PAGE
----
The Labyrinth and the Knight by Rachel Manija Brown

Thanks to Dan Blum for the prompt.

The courtiers stared at me when I entered the throne room at the King’s command. They always stare, though they have seen me often enough to become familiar with my appearance: a knight in armor of unrelieved black from helmet to boots, without a patch of bare flesh visible anywhere save the window cut into the left side of my breastplate. There my shirt too has been sliced away, exposing the pale skin and flesh as a target of such seeming ease that it seems to silently mock. That catches the attention of my opponents, to be sure. But as I have said, the courtiers have seen it many a time.

I knelt before the King and asked, “What is your pleasure, my liege?”

Smiling, he gestured for me to rise. “In a forest there is a palace, and in the palace there is a labyrinth, and in the center of the labyrinth there lurks a creature. I order you to kill the monster and lay down its head and heart before the throne.”

“How may I find my way through the labyrinth?”

The King shrugged. “I’m sure a bold knight such as yourself will discover some method. Bring rope. Bring breadcrumbs. Break down the walls as you go, if you please.” He smiled again, showing his strong straight teeth. “Maps are of no use in this labyrinth. Even I can no longer penetrate it as I could when I was a younger man.”

The King laughed, and the courtiers laughed with him. I did not understand the joke. But then I rarely do, nowadays.

He dismissed me to the care of a steward, who gave me directions to the forest. I have ridden and walked through many of this kingdom’s woods to slay dragons and outlaws, giants and cameleopards, all at the King’s command. Perhaps this was one I had visited before. But I did not recognize the palace that loomed white and shining before me, nor did I recall the dusty treasures that lay abandoned within.

With so many poor and desperate in this land, I wondered that none had come to steal the cups carved of chalcedony and jade, or the tapestries woven of gold and silver thread. I supposed some enchantment lay upon the palace. Such spells cannot touch me, however they affect those around me. Often enough I have seen brave knights clutch at their breasts and flee screaming, while I walk on, not even knowing what phantoms affrighted them. It is for that reason that I only go questing alone.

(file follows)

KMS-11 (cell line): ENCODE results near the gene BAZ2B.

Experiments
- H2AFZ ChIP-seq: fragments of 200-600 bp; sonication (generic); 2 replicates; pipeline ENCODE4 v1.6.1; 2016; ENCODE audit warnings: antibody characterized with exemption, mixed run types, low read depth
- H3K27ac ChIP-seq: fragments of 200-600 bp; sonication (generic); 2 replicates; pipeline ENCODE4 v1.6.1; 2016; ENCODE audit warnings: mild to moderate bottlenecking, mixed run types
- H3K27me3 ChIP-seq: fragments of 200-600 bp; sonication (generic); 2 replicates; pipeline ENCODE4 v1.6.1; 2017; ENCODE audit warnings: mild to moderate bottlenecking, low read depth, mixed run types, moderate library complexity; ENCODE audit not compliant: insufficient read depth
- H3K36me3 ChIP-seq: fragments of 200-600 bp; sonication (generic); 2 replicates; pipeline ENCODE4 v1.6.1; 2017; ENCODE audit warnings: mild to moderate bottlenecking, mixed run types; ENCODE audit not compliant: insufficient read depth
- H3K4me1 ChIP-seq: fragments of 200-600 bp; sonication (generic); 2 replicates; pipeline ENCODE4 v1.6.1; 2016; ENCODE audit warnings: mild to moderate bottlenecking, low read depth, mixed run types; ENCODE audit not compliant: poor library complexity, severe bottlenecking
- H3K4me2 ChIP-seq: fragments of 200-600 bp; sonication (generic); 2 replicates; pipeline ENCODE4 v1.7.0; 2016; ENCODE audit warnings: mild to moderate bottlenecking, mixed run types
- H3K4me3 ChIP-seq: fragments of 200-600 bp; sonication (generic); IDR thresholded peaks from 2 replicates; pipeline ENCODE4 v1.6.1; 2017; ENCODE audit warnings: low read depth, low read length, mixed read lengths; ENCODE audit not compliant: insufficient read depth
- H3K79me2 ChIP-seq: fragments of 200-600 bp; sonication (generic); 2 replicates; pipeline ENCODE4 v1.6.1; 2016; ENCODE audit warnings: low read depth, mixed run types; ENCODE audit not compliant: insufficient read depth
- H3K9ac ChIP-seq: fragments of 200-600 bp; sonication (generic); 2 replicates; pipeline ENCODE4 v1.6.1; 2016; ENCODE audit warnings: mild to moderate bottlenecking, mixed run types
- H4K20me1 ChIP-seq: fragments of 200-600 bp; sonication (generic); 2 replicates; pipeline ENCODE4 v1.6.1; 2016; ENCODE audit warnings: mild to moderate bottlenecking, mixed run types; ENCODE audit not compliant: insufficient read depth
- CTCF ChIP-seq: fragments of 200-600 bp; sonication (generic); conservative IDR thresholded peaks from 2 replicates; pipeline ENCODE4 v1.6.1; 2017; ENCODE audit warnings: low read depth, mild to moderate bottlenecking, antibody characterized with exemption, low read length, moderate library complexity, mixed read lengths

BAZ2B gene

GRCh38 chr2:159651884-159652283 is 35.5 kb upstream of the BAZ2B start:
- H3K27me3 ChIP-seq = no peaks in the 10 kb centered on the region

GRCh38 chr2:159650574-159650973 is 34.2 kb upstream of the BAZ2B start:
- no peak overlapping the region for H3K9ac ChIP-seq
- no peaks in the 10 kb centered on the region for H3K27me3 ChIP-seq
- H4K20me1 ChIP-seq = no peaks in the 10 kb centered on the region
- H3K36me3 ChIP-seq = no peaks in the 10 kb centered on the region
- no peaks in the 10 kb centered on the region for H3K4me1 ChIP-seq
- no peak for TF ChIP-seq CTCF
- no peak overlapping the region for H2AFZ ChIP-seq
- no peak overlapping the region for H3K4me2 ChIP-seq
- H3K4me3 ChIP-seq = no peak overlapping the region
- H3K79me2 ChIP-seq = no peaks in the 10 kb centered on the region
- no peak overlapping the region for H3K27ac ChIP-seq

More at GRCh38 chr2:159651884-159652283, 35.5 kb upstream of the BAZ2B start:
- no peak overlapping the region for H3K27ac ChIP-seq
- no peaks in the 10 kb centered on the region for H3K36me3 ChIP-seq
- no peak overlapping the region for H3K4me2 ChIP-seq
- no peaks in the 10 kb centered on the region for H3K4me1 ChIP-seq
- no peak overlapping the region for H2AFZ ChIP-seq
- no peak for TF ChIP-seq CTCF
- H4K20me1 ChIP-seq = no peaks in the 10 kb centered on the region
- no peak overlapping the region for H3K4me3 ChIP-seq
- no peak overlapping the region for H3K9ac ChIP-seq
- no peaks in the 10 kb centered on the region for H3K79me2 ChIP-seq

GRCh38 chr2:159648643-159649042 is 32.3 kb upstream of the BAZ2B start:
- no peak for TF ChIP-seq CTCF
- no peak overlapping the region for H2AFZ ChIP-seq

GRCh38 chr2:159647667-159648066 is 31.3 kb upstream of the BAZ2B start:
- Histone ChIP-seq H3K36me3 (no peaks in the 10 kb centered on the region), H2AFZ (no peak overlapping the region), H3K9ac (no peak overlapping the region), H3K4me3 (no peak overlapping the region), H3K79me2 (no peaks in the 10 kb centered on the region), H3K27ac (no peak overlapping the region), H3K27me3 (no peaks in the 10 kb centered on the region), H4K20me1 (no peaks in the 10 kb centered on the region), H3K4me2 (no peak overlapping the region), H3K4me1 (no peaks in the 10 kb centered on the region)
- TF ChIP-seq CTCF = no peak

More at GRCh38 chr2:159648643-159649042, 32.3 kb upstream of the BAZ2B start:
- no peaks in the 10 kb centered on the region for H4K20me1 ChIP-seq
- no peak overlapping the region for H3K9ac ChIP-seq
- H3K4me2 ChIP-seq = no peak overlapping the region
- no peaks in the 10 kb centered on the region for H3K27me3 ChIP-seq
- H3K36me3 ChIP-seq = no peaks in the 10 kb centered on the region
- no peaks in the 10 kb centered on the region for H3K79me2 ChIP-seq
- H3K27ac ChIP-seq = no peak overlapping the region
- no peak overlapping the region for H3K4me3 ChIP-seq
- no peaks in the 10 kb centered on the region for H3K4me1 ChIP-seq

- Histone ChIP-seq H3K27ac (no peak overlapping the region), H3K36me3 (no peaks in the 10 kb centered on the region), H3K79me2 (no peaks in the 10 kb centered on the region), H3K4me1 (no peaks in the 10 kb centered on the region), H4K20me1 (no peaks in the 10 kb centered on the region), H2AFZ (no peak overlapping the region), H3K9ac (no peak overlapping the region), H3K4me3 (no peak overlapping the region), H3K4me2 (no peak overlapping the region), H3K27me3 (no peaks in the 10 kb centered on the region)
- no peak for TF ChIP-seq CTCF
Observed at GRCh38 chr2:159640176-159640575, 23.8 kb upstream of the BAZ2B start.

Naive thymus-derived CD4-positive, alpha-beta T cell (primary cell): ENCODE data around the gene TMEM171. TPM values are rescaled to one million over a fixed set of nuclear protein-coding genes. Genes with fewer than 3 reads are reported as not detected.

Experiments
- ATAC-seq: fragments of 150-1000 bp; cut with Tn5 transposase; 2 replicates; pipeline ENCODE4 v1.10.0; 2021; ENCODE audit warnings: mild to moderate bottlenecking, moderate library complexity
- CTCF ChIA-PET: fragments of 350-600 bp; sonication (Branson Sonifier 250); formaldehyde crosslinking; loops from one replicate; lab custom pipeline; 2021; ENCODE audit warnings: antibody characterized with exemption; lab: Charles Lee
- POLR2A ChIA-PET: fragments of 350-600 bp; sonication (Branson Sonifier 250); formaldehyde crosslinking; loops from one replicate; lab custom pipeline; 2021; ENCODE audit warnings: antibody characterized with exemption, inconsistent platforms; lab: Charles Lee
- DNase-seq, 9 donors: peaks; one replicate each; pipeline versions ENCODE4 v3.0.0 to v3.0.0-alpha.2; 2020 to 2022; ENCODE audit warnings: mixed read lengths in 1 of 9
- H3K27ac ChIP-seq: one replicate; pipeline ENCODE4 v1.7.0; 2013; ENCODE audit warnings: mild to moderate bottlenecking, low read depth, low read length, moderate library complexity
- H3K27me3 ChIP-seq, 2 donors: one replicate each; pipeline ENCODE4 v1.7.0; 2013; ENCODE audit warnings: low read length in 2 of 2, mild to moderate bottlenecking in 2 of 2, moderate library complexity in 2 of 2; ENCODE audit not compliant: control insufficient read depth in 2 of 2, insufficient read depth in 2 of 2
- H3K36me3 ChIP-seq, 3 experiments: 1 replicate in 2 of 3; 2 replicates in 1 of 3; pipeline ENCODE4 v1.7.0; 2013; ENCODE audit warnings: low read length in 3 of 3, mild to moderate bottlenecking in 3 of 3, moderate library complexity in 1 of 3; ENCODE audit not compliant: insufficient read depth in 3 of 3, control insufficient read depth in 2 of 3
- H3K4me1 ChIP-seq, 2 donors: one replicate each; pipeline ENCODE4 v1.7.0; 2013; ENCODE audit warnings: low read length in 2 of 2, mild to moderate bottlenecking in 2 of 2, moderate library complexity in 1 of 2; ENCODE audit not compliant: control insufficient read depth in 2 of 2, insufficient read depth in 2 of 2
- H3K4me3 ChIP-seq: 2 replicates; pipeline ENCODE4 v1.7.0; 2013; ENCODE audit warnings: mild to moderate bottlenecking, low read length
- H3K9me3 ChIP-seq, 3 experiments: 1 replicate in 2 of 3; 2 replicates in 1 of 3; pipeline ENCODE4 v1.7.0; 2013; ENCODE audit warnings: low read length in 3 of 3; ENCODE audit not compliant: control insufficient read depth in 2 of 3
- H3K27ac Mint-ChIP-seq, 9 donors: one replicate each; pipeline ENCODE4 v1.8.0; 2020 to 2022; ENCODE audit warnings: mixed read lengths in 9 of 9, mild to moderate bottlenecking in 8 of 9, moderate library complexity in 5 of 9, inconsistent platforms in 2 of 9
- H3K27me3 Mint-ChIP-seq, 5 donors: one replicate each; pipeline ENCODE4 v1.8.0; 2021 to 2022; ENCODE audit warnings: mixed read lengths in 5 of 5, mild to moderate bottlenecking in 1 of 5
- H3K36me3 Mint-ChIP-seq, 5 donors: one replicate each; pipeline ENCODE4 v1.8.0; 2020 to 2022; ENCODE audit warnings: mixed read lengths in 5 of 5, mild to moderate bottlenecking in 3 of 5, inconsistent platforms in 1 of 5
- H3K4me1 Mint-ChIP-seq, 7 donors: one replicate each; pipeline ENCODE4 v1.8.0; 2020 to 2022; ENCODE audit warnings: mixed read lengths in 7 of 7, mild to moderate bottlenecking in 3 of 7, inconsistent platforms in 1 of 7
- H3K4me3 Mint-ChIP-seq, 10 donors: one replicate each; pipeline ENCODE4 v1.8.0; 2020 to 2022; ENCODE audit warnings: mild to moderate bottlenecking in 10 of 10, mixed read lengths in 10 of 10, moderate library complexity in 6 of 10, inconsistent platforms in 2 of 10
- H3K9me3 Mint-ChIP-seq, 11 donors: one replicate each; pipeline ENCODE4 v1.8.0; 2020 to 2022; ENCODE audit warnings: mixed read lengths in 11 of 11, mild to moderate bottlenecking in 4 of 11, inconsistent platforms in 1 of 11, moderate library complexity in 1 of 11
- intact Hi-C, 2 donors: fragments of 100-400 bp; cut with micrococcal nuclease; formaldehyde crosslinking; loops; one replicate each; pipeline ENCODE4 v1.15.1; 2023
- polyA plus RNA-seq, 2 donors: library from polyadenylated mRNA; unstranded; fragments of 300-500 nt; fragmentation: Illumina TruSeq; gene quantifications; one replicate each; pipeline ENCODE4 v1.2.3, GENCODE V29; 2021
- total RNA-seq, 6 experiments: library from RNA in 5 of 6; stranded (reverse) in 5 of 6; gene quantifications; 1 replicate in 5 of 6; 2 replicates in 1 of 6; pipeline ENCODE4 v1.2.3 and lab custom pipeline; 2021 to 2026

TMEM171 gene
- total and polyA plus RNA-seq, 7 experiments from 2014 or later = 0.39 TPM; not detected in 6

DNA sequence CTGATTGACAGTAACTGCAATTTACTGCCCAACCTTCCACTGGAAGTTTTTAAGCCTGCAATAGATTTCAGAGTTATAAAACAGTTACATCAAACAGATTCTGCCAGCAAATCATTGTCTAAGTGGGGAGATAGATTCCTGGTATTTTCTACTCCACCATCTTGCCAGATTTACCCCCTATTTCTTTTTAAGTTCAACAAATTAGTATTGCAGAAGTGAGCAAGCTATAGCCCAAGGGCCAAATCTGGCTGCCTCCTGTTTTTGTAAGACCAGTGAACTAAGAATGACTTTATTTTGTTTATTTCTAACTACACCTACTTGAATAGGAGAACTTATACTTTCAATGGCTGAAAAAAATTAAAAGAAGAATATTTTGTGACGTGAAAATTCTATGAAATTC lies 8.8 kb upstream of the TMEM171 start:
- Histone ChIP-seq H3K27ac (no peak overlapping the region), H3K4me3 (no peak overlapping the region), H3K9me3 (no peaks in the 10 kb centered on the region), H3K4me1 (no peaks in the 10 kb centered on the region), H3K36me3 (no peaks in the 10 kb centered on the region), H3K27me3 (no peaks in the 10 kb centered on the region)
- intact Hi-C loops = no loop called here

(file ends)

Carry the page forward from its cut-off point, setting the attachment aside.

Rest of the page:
I came at last to what seemed a great feasting room, but for the gray granite staircase in its center with steep uneven steps leading down to darkness. Surely this was the entrance to the labyrinth. I lit a torch, drew my sword, and made my way into the black. I did not make use of rope or breadcrumbs. If I slew the monster and found my way back into the light, well and good; what the King commands, I must perforce attempt. But I was not bound to follow suggestions, only orders, and I did not care if I ever returned.

The path forked at the base of the staircase. At first I thought there was nothing to choose between the two paths. But then I saw a red thread lying on the gray stone of the path to my left. I picked it up and tugged at it. It was stronger than it looked. Rather than snapping, it pulled taut.

Perhaps it had been placed there as a trap. Or perhaps it was genuine luck. Either way, the simplest course was to follow it, so follow it I did, through twists and turns, past echoing caverns and rooms heaped high with silver and gold. Perhaps I valued such things once, but riches no longer tempt me. I followed the thread, never pausing, pulling it through the black metal that encased my fingers. My torch burned low, then guttered and went out. I kept walking through the darkness. If the thread snapped, I would never be able to find it unless I took off my gauntlets and felt about with my bare hands. Moved by an impulse I could not name, I rubbed the thread across the skin over my breast. It was smooth and fine. Silk.

When one is in the dark for many hours, one’s mind creates light whether there is any or no. It was some time, therefore, before I realized that the ever-growing glow before me was real. Then suddenly I stood in a bower, all light and airy, and a golden-haired lady arose from her seat and came forward to greet me. In her delicate hand she held the other end of the silken thread.

“Sir Knight,” she said, as if she had been expecting me. “I have saved you much time and effort by leading you here. Will you reward my courtesy with a show of your own?”

My mouth went dry, and my hands trembled. Though I cannot feel as others do, one knight – since slain in a hunting accident in the King’s own party – told me I could guess at my heart’s commands by studying my bodily sensations. I believed that what I was experiencing was what others would call excitement, or perhaps fear. Surely this lovely maiden was a magical disguise wrought by the monster in an attempt to lull my fears in order to take me by surprise. It was strange, though. As I have said, enchantments have no affect on me.

“How so?” I asked.

The lady started and dropped the thread. Her eyes opened wide, and her own hands shook. When she spoke again, it was in a rough voice unlike her previous dulcet tones. “Take’”Take off your helmet. That would be courteous. You see that I am unarmed.”

“You need no steel,” I said. “You are the monster of the labyrinth.”